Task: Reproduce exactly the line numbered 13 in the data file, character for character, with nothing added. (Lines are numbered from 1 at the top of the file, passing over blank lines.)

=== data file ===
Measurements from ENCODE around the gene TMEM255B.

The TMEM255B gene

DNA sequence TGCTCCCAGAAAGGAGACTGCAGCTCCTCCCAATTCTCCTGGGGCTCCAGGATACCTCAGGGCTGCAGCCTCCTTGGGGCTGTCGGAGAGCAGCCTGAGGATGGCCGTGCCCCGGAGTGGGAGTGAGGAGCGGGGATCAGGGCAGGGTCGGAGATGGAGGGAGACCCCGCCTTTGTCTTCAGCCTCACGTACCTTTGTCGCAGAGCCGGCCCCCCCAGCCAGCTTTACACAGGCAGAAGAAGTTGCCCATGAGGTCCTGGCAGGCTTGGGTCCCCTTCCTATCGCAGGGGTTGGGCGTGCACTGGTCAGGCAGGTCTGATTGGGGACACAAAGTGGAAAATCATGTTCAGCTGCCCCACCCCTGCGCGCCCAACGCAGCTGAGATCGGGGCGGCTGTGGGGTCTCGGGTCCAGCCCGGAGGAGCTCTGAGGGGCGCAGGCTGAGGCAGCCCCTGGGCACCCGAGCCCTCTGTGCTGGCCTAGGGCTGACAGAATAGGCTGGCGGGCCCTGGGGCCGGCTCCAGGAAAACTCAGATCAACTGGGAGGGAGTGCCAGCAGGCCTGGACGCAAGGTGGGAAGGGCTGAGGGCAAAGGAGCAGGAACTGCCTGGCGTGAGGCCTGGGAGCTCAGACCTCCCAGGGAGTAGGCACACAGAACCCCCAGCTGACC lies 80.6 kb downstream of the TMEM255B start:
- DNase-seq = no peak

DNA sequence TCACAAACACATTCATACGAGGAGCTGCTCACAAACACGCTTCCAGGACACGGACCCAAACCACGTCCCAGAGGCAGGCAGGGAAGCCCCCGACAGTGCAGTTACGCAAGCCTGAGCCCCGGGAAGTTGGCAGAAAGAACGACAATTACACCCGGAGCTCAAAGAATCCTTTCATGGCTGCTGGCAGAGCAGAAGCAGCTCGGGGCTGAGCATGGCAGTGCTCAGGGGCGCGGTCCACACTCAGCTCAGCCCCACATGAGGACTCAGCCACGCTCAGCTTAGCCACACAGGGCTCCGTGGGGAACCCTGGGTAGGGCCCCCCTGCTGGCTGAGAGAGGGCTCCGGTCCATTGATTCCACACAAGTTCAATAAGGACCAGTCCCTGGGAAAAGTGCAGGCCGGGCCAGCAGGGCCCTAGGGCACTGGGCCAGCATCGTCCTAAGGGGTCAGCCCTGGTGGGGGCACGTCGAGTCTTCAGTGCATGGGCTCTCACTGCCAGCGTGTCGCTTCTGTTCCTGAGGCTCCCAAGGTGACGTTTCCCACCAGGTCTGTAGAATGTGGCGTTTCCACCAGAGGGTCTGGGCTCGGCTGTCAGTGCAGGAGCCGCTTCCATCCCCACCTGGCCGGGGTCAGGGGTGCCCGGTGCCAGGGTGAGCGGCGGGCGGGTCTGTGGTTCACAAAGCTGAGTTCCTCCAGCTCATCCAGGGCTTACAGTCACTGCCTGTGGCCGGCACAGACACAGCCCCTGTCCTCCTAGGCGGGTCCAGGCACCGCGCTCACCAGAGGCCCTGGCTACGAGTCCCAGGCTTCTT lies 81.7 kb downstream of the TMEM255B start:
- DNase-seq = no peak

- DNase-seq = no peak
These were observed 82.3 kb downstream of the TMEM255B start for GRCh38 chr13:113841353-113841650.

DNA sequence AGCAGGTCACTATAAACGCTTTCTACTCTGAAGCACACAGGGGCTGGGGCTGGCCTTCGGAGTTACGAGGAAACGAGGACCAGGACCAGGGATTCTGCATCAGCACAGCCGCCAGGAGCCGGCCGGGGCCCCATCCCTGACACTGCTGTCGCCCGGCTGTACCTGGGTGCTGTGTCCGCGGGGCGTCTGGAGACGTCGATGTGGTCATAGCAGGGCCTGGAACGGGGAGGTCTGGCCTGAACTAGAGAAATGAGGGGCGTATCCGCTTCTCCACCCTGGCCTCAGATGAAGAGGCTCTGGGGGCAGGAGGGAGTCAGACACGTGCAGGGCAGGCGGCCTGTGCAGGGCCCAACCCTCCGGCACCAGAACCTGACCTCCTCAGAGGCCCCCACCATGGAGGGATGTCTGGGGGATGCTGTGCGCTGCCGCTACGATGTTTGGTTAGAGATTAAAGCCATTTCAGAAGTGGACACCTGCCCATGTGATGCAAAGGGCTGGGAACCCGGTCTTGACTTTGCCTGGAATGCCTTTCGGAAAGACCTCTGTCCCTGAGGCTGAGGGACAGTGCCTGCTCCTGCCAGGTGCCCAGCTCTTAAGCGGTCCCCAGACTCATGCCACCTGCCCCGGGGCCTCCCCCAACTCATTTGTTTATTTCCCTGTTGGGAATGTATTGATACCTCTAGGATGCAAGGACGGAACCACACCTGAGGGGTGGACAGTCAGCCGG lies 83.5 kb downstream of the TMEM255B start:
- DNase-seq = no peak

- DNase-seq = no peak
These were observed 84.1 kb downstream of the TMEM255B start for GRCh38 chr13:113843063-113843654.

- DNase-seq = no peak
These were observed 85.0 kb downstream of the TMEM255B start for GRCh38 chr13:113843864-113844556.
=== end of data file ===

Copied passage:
- DNase-seq = no peak